The Church, Women Bishops and Provision – Book Review

The Ven Norman RussellBy Norman Russell

This book (Latimer Trust, 2011) was commissioned by a group of conservative evangelical members of the General Synod of the Church of England with support from prominent traditional catholics who believe that the theological issues surrounding the consecration of women as bishops have not yet been adequately examined. It is hoped that it will inform the debates planned for February and July 2012 on the Draft Measure for the Consecration of Women as Bishops. The book marshals a range of theological arguments, particularly those related to the biblical material at issue. Some of the contributors are opposed on biblical grounds to the principle of the ordination of women as priests and bishops. Others, although generally conservative on their reading of scripture, are not necessarily opposed to women being ordained as priests or consecrated as bishops.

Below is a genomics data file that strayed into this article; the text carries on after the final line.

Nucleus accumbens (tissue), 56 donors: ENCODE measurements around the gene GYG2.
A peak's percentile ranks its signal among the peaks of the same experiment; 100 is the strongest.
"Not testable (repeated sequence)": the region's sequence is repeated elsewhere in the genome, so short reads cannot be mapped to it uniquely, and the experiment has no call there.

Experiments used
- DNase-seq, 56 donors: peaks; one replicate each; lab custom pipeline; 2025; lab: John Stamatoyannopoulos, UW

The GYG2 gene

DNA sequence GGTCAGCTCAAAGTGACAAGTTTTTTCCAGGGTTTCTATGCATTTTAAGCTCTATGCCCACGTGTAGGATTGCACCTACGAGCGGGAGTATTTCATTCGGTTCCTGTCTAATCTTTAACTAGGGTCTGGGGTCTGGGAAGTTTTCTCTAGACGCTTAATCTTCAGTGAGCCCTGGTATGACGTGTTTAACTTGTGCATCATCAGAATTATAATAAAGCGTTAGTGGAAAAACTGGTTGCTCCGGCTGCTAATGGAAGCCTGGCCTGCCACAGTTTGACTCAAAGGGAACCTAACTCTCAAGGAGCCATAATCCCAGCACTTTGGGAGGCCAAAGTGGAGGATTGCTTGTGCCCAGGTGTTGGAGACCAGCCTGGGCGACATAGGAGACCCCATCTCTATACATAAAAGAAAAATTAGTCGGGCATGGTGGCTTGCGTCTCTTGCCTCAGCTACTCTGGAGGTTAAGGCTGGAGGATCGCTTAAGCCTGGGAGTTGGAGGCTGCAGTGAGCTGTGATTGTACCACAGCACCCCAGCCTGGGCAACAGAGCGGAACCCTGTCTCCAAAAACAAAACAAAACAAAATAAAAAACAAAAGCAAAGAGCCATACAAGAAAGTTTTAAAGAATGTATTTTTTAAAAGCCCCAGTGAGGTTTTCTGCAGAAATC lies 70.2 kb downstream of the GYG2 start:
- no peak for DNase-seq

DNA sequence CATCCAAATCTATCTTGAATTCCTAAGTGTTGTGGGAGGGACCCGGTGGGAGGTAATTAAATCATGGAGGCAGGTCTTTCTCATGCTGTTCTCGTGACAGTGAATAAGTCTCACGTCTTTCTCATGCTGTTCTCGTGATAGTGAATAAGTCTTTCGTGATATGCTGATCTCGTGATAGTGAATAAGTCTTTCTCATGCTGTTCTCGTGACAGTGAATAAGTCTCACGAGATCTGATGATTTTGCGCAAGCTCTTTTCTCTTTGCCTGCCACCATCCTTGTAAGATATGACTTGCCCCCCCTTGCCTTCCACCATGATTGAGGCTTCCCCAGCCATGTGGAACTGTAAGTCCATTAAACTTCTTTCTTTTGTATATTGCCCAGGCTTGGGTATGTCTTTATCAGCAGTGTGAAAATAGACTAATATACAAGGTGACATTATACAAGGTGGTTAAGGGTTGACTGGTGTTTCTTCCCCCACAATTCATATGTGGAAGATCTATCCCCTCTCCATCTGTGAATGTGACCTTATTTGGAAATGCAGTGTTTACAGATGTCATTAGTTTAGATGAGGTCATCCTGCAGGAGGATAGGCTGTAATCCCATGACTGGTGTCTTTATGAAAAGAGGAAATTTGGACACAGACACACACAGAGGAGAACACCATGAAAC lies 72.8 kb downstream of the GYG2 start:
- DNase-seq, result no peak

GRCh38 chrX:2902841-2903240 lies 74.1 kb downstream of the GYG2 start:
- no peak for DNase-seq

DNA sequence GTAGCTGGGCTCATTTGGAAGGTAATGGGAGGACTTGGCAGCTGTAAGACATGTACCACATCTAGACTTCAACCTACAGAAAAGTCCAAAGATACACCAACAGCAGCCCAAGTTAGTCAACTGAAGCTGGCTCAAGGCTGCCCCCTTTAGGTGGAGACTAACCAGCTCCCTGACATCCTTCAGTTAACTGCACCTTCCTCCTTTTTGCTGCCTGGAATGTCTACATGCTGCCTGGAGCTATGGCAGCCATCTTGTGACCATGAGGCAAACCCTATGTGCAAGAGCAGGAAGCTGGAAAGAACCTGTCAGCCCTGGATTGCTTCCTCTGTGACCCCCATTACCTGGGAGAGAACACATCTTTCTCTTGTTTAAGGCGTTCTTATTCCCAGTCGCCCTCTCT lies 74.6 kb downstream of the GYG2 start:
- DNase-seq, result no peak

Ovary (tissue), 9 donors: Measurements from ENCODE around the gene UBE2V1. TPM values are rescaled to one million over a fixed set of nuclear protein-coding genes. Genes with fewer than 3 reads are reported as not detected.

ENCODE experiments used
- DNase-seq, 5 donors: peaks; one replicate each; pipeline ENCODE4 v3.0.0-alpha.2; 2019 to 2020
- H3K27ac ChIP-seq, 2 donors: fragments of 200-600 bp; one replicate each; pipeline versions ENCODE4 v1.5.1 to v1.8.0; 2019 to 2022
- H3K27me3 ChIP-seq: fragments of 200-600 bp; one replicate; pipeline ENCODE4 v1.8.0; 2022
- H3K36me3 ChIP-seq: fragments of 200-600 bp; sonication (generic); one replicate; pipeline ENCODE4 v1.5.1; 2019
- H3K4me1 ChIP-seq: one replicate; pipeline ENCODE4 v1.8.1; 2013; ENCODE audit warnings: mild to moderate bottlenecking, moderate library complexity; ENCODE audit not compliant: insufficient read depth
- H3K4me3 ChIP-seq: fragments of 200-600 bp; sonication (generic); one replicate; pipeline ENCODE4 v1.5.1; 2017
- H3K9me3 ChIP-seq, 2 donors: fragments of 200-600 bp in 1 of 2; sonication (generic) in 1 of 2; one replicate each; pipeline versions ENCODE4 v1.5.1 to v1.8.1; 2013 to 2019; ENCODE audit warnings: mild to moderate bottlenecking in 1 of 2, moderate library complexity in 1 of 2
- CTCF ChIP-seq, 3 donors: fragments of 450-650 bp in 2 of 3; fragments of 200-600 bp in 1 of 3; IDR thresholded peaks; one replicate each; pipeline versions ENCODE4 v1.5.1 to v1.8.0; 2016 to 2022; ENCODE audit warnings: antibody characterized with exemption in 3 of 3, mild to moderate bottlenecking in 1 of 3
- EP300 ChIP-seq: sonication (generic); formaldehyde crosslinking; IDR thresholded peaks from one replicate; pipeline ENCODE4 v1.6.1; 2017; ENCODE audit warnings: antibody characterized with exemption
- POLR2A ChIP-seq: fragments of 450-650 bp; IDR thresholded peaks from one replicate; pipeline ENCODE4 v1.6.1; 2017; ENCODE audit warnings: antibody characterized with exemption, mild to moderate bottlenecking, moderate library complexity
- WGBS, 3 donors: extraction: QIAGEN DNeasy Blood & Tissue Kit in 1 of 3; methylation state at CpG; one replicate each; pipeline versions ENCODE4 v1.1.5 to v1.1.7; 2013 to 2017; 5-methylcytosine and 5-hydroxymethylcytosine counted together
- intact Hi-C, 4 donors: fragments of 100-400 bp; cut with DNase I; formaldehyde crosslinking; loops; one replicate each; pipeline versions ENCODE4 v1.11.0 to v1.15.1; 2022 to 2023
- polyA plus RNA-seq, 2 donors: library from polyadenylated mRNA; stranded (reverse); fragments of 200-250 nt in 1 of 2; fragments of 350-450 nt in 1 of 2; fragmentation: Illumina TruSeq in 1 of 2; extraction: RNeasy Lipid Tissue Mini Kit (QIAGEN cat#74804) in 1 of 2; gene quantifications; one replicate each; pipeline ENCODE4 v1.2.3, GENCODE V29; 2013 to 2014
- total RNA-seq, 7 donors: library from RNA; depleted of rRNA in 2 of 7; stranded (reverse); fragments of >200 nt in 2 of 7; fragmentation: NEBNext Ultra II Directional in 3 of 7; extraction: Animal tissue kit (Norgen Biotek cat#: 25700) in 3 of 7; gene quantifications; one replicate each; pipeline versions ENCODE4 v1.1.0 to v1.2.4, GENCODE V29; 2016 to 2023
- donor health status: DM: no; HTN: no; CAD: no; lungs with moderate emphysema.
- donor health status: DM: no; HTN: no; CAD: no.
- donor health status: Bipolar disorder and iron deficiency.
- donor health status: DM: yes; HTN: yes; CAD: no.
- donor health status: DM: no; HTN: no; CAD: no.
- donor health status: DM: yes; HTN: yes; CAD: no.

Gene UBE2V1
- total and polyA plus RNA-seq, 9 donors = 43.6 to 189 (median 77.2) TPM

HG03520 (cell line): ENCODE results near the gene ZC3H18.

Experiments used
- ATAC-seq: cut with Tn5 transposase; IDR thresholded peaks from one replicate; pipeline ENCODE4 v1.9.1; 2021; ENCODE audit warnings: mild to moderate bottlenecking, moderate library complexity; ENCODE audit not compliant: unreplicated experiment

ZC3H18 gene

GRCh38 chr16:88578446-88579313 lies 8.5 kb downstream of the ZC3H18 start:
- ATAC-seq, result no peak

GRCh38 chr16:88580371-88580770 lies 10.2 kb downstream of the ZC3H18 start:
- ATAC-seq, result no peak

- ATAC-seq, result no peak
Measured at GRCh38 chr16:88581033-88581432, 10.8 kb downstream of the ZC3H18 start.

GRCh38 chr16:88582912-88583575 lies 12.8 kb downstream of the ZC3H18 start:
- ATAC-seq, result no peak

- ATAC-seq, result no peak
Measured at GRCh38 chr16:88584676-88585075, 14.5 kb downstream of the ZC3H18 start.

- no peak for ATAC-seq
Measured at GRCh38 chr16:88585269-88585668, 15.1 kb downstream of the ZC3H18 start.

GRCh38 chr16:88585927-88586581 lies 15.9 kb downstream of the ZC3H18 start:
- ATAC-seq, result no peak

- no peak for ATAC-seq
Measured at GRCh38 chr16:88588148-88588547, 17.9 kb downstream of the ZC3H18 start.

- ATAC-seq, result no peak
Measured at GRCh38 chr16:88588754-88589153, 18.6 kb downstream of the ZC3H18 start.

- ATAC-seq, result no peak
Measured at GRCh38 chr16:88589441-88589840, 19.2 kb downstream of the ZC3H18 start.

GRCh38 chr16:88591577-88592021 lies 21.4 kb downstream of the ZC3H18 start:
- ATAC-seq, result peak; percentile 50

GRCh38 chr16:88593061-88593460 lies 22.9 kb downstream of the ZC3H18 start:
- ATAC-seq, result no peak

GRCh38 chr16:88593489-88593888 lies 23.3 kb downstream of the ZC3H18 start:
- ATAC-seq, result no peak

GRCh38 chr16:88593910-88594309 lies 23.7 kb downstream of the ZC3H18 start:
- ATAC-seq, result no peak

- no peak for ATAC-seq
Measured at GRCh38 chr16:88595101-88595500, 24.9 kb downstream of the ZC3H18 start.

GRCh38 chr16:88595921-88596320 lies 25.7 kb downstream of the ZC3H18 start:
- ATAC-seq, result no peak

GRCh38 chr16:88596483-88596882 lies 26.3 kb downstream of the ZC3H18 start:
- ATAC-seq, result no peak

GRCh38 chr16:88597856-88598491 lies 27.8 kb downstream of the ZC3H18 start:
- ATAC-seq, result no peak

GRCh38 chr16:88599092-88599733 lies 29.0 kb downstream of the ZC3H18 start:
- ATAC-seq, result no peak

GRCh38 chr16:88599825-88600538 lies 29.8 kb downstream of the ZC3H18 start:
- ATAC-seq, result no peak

The primary purpose of this timely book is not to rehearse the arguments for and against the ordination of women. Its prime purpose is to convince the majority of Synod members who support the consecration of women that it will also be necessary to make adequate provision in primary legislation for faithful Anglicans who cannot accept the oversight of a woman bishop. From the perspective of traditional catholics and conservative evangelicals, the present draft legislation fails to do this. Synod procedures do not allow further amendments from the floor of the Synod prior to final approval, but it remains open to the House of Bishops, with their particular responsibilities as guardians of doctrine and the unity of the Church, to amend the draft legislation before it returns to the Synod. It is therefore hoped by the authors of this book that their arguments will persuade the House of Bishops to amend the draft legislation before its return to Synod in July.

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